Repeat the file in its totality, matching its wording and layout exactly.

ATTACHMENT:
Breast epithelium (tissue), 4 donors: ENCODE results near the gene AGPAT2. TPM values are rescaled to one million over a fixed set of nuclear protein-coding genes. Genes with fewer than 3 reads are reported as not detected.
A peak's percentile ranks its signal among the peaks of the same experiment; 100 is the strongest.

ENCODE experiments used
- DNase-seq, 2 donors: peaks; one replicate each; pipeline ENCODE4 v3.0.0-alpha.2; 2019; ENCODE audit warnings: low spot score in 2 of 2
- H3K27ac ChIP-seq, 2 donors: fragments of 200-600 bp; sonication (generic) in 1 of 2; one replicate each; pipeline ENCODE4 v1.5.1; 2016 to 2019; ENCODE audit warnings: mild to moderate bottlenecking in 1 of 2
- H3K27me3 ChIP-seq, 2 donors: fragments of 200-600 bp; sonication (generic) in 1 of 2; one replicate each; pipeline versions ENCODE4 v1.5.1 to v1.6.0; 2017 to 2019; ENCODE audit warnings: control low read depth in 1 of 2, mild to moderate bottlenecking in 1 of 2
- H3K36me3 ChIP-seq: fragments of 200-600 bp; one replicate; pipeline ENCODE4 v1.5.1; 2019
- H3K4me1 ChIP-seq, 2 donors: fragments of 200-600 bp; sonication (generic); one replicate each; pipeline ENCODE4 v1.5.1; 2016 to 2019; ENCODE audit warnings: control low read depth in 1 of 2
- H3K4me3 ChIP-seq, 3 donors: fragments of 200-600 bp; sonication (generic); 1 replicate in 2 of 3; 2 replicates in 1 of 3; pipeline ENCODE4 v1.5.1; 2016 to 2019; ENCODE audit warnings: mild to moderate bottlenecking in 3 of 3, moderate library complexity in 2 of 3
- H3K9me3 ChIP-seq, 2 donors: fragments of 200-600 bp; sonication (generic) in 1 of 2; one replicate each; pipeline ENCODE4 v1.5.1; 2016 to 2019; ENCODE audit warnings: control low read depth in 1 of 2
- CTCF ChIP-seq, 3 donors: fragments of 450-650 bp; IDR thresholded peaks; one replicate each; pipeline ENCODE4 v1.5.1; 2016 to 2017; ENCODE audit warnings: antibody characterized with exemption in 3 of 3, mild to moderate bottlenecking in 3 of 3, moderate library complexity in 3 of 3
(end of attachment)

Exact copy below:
Breast epithelium (tissue), 4 donors: ENCODE results near the gene AGPAT2. TPM values are rescaled to one million over a fixed set of nuclear protein-coding genes. Genes with fewer than 3 reads are reported as not detected.
A peak's percentile ranks its signal among the peaks of the same experiment; 100 is the strongest.

ENCODE experiments used
- DNase-seq, 2 donors: peaks; one replicate each; pipeline ENCODE4 v3.0.0-alpha.2; 2019; ENCODE audit warnings: low spot score in 2 of 2
- H3K27ac ChIP-seq, 2 donors: fragments of 200-600 bp; sonication (generic) in 1 of 2; one replicate each; pipeline ENCODE4 v1.5.1; 2016 to 2019; ENCODE audit warnings: mild to moderate bottlenecking in 1 of 2
- H3K27me3 ChIP-seq, 2 donors: fragments of 200-600 bp; sonication (generic) in 1 of 2; one replicate each; pipeline versions ENCODE4 v1.5.1 to v1.6.0; 2017 to 2019; ENCODE audit warnings: control low read depth in 1 of 2, mild to moderate bottlenecking in 1 of 2
- H3K36me3 ChIP-seq: fragments of 200-600 bp; one replicate; pipeline ENCODE4 v1.5.1; 2019
- H3K4me1 ChIP-seq, 2 donors: fragments of 200-600 bp; sonication (generic); one replicate each; pipeline ENCODE4 v1.5.1; 2016 to 2019; ENCODE audit warnings: control low read depth in 1 of 2
- H3K4me3 ChIP-seq, 3 donors: fragments of 200-600 bp; sonication (generic); 1 replicate in 2 of 3; 2 replicates in 1 of 3; pipeline ENCODE4 v1.5.1; 2016 to 2019; ENCODE audit warnings: mild to moderate bottlenecking in 3 of 3, moderate library complexity in 2 of 3
- H3K9me3 ChIP-seq, 2 donors: fragments of 200-600 bp; sonication (generic) in 1 of 2; one replicate each; pipeline ENCODE4 v1.5.1; 2016 to 2019; ENCODE audit warnings: control low read depth in 1 of 2
- CTCF ChIP-seq, 3 donors: fragments of 450-650 bp; IDR thresholded peaks; one replicate each; pipeline ENCODE4 v1.5.1; 2016 to 2017; ENCODE audit warnings: antibody characterized with exemption in 3 of 3, mild to moderate bottlenecking in 3 of 3, moderate library complexity in 3 of 3